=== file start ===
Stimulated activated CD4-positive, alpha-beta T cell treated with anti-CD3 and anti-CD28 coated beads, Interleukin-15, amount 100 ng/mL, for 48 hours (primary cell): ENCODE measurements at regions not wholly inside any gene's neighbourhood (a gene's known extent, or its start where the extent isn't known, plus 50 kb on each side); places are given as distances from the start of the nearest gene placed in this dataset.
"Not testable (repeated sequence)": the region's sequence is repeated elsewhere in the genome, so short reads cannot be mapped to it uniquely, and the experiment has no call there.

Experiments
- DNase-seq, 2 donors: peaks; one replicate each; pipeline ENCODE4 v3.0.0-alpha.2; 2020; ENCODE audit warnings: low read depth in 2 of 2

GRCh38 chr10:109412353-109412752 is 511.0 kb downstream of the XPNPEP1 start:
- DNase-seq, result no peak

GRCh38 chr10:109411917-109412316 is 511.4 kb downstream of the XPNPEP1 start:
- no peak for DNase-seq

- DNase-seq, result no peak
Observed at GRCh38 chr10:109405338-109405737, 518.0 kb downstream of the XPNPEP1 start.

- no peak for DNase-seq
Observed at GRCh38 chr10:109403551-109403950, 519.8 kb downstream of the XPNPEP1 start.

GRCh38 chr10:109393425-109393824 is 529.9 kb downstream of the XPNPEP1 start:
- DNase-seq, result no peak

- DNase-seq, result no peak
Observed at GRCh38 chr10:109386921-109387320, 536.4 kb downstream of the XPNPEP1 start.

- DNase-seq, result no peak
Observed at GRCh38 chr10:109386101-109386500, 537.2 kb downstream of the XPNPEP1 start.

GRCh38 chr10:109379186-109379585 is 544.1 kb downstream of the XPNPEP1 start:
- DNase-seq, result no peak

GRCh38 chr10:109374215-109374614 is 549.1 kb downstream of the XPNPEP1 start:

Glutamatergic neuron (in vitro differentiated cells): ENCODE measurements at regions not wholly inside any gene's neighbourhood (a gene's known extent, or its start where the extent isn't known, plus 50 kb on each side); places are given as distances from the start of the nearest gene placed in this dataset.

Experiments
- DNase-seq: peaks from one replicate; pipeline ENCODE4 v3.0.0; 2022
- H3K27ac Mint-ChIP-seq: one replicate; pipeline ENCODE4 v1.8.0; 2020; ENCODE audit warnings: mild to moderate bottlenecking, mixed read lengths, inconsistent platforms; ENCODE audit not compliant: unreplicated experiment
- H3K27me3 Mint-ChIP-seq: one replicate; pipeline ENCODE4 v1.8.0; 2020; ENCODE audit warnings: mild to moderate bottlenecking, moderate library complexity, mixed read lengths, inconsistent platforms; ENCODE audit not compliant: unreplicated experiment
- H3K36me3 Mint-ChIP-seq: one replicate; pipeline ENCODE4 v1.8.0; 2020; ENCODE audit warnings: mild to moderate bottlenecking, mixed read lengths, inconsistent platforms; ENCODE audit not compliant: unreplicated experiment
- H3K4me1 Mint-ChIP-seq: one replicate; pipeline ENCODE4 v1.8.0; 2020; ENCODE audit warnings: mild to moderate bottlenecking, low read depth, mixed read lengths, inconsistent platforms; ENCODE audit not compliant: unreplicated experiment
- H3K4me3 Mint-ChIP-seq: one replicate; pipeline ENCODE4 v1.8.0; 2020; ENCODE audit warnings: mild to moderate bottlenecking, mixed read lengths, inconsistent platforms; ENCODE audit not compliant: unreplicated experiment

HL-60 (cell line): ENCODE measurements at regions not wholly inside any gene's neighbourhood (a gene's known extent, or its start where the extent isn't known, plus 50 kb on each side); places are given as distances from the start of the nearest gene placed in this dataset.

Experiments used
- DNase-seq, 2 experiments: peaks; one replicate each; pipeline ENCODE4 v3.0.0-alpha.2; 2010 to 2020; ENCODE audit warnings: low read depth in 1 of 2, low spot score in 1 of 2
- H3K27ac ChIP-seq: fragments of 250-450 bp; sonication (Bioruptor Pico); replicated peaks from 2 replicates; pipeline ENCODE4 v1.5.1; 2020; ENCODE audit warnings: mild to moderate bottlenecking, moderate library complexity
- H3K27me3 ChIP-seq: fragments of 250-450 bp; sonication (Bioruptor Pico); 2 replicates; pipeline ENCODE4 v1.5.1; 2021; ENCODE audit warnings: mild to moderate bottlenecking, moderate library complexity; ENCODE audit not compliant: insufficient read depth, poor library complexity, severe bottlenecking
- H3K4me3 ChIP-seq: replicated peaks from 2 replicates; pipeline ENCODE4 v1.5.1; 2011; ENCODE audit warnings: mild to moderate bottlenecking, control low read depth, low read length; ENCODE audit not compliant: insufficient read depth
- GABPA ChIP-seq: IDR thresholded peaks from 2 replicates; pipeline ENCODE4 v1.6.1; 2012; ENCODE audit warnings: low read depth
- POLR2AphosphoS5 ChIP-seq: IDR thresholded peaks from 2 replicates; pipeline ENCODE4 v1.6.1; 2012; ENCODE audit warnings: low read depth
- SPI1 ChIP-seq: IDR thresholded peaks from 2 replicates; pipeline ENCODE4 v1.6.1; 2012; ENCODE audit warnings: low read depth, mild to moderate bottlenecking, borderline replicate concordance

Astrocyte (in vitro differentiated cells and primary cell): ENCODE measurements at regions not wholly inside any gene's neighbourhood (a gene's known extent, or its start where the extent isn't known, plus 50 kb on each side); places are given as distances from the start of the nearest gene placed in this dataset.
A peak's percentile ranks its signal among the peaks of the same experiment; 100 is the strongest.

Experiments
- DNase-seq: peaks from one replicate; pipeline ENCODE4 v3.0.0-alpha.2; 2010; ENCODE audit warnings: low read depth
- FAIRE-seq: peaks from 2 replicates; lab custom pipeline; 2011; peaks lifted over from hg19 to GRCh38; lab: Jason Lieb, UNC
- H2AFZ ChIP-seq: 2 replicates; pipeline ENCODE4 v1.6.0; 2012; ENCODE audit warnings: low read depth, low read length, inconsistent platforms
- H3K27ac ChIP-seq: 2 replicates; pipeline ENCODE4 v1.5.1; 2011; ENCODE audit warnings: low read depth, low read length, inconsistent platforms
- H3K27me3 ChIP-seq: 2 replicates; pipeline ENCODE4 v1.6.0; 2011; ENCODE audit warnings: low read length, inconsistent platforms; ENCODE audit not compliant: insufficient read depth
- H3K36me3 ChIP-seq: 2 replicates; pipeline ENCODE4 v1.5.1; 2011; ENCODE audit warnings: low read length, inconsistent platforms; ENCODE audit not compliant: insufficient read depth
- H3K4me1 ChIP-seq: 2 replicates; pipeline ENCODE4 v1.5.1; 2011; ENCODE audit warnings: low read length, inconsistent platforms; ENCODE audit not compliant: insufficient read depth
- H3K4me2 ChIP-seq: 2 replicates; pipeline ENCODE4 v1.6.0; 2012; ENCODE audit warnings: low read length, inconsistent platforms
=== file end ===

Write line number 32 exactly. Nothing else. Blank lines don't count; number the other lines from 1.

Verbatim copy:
- DNase-seq, 2 experiments: peaks; one replicate each; pipeline ENCODE4 v3.0.0-alpha.2; 2010 to 2020; ENCODE audit warnings: low read depth in 1 of 2, low spot score in 1 of 2